Friday, March 1, 2013


This is the gorgeous Adirondack Gruide Boat that Frank
made in our New York basement workshop!

Frank is out of commission for a while after his shoulder surgery, so I thought I’d pay a small tribute to him and the body of work he’s done during his retirement years. Many of you know that my husband is one of the handiest guys on earth. There’s very little that can go wrong around the house that Frank can’t fix, and, needless to say, he’s done a lot of work updating and refining this house and our three previous homes in New York. But most pleasing to him – and to me – are the many things he’s made for our home and for our grandchildren.

This cradle was made twenty-four years ago for our first grandchild.
I had the opportuity to make some digital photos of it when it was brought east
from Texas for the three new grandchildren in South Carolina.
It's now back in Texas and has already cradled our first great-grandchild.
The cradle will swing on the stand or rock on the floor. We designed it
around a small cradle mattress and the result, in cherrywood,
is one of our treasures.

This is the fourth edition of the rocking horse made for that first grandchild.
The original mas made of maple from our own property.  This one is cherry.
Of all the things from the shop we are proudest of the rocking horses.
We planned the first out from a photo in a country decorating book. The photo was no bigger
than this one. We marked it off, and judged the sizes, and were so pleased that when the head went on it balnced perfectly!  Kids love this rocking horse, and especially when
they're not feeling too well they can just rock and rock.

Just after he retired I was smart enough to begin keeping lists of what he made and for whom. He’s worked in wood and wrought iron, and even done some stained glass work. Over twenty-five years later the lists are extensive – everything from kitchen spatulas and spreaders to a wonderful Adirondack guide boat. He’s made many toys, large and small, for our grandchildren. He’s made all the beds in our house, and most of our living room furniture and lamps. Do you think I’m spoiled? I am – and I am soooo lucky.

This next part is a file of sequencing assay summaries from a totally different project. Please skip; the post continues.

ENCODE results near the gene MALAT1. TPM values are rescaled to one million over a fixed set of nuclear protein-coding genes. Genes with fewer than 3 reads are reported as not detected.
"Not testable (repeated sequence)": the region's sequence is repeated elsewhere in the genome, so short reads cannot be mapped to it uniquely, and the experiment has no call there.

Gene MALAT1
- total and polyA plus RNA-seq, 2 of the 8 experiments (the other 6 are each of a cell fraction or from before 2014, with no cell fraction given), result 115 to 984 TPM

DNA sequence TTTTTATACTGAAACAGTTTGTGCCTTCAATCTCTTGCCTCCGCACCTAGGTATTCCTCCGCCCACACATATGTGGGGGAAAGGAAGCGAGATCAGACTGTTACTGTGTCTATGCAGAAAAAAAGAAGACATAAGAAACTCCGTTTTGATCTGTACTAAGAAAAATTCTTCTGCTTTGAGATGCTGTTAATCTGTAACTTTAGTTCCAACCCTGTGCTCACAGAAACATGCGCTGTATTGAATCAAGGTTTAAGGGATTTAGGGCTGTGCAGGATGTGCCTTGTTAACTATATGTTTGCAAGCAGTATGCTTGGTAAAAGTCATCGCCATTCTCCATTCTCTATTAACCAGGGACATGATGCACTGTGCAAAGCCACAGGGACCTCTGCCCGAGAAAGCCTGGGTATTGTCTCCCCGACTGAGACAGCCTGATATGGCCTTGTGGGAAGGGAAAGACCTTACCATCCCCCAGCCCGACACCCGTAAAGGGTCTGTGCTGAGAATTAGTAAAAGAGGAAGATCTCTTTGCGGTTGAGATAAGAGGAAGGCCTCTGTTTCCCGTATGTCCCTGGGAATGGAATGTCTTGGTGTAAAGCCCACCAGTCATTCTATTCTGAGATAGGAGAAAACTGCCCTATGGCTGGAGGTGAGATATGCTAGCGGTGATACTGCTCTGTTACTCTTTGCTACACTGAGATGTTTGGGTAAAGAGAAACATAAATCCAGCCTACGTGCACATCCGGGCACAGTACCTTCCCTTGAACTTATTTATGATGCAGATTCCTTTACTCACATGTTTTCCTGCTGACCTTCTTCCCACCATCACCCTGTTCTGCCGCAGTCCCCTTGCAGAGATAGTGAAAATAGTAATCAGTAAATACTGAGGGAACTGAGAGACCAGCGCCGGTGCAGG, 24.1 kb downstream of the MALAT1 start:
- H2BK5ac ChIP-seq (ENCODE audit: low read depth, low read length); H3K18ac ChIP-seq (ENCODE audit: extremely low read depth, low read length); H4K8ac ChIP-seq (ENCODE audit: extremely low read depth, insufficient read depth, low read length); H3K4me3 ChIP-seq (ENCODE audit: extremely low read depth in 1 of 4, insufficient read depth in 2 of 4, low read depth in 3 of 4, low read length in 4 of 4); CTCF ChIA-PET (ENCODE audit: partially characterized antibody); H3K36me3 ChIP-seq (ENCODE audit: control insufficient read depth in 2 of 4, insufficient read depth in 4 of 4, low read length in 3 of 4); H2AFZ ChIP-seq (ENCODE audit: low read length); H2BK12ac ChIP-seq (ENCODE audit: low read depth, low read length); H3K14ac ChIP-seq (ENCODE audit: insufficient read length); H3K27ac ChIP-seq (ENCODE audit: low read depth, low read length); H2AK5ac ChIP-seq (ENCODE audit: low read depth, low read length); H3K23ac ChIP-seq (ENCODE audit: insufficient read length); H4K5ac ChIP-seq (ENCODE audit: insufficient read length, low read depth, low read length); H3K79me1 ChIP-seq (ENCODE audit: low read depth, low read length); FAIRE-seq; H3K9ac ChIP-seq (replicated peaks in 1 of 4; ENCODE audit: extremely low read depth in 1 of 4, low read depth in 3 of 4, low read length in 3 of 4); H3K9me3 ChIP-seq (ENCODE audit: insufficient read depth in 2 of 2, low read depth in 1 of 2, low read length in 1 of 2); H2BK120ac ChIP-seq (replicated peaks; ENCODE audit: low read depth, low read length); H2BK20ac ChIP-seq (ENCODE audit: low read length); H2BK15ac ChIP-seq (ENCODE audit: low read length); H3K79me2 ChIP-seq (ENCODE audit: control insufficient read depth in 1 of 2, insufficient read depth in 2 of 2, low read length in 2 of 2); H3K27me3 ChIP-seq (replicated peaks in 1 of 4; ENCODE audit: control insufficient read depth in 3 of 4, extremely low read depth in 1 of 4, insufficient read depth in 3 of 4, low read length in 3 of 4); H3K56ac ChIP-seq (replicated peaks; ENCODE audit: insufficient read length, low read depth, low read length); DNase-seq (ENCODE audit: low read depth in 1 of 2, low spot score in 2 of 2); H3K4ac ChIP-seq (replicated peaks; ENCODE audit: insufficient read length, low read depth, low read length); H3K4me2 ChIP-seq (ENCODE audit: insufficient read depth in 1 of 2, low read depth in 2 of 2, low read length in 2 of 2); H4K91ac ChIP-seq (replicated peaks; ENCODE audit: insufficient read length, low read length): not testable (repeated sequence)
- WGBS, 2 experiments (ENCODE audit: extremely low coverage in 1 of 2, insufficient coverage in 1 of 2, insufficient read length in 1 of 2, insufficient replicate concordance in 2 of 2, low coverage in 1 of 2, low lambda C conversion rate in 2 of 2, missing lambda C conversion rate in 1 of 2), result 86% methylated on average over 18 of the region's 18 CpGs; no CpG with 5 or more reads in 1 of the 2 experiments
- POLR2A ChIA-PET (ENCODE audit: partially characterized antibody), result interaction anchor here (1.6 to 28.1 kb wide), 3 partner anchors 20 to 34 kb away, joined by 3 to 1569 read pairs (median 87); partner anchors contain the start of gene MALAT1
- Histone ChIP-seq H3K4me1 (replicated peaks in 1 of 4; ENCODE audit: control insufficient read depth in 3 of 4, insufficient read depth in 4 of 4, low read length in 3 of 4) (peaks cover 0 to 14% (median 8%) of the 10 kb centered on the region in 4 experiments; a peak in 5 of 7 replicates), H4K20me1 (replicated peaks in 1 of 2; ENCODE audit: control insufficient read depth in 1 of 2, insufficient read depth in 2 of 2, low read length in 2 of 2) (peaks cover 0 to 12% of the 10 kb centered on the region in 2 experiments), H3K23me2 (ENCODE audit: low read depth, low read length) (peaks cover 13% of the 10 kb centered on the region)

We’ve kept two fat scrapbooks of pictures of the things Frank has made, but not too many of the photos have made their way to my PC files. Here’s a small selection of what I do have for you to see.

All made of cherry, Frank made the side table, mazazine rack, foot stool,
lamp, couch, and the rocking chair made to order for my not-inconsiderable
Frank made the wrought iron lamps, the little butterwood chest, the
cherry Shaker style high chair, and the maple buffet. Again, the maple
came from our own property
The wrought iron Owl Court owl.
Here you see, on our front porch, a mirrored plant holder and
part of a quatrefoil Frank copied from one we saw in Volterra,
in Tuscany

For post-stroke therapy Frank began chip carving. This box he made
for me is one of my favorite things.

Just rowing along. The guide boat is one of the fastest man-powered things
afloat - and beautiful too.
Post script on Sunday, March 3 - I discovered that I had, elsewhere in my digital picture collection, two pictures of Kate and her first toys made by her Grandfather.

Here she is on the kiddie car, holding on to the doll carriage that Say -
she called her Grandfather 'Say' - made for her.

And here she is on the maple rocking horse.


  1. Of course you want to brag, and you should! Frank is an extremely talented man - an artist in wood and wrought iron. Thank you so much for sharing these lovely pieces with us, and many kudos to Frank.

  2. P.S. I've saved all nine images in my "Lee and Frank" file. :-)